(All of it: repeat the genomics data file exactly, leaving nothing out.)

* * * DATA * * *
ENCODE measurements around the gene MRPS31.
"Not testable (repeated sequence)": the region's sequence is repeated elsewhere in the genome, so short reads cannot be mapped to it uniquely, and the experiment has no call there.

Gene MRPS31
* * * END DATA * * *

ENCODE measurements around the gene MRPS31.
"Not testable (repeated sequence)": the region's sequence is repeated elsewhere in the genome, so short reads cannot be mapped to it uniquely, and the experiment has no call there.

Gene MRPS31